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Uniformity of space

  1. Mar 22, 2012 #1
    "Uniformity" of space

    I have a question about terminology. Suppose we have a space X with the property that:

    for all x, x' in X and neighborhood N of x, N is homeomorphic to some neighborhood N' of x'
    OR
    for all x, x' there exists a homeomorphism f:X→X s.t. f(x)=x'.

    (I believe these are equivalent, but I haven't worked it out.) In some sense, these spaces are uniform (although I know that uniform space has its own meaning). There are no "distinguished" points, or different "types" of points. (Any open, simply-connected subset of Euclidean space has this property. Any closed subset of Euclidean space not equal to its boundary lacks it, since boundary points cannot be continuously mapped onto interior points.)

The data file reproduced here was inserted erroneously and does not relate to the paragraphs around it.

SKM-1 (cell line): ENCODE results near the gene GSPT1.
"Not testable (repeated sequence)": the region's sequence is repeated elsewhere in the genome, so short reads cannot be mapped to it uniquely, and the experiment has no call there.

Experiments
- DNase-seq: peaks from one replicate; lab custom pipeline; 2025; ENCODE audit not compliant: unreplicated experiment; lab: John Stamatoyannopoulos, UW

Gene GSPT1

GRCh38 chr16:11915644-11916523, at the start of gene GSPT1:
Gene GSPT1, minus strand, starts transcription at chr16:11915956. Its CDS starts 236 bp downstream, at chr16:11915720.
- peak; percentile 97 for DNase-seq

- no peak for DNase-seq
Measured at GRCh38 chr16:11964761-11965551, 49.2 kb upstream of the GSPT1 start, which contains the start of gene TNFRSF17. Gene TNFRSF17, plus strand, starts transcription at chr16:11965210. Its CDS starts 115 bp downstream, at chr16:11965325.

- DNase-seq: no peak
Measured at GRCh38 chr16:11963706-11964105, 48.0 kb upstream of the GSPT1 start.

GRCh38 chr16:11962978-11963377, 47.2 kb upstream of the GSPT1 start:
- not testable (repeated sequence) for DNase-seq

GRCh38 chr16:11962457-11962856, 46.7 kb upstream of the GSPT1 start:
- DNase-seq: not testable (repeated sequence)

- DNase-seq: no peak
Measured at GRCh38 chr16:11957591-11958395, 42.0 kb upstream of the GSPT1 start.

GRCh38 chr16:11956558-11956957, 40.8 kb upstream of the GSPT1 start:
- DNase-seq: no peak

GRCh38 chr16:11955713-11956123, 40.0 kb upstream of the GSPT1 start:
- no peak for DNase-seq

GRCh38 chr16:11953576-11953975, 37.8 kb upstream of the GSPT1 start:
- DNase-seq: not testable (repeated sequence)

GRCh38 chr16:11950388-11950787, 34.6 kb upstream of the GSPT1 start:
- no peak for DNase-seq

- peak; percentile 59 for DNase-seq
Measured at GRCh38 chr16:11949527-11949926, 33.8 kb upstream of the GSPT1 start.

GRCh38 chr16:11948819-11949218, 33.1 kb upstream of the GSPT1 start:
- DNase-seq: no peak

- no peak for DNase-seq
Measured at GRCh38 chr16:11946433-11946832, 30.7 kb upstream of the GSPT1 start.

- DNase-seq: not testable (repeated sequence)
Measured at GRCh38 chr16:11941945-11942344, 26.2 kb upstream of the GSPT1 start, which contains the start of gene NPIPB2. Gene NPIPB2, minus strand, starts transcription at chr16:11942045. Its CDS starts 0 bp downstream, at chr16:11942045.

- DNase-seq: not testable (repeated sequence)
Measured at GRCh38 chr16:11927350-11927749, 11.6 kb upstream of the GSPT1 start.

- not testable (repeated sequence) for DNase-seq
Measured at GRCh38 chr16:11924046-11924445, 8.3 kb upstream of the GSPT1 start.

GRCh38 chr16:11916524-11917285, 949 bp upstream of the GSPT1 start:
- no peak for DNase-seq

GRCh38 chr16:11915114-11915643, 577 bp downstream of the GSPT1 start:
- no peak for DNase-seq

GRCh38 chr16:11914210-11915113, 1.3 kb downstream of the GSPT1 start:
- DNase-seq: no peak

Is there a name for this?

    EDIT: fixed an error.
     
    Last edited: Mar 22, 2012
  2. jcsd
  3. Mar 22, 2012 #2
    Re: "Uniformity" of space

    actually those 2 sentences are not equivalent since the continuous bijection doesnt guarantee the homeomorpic between neighborhood of x and x' , it must have continuous inverse to be homeomorphic
     
  4. Mar 22, 2012 #3
    Re: "Uniformity" of space

    EDIT: You are correct. I'll add that in.
     
  5. Mar 22, 2012 #4

    micromass

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    Re: "Uniformity" of space

    Now you assume that all open sets are of the form [itex]f^{-1}(O_Y)[/itex]. This is not necessarily true.
     
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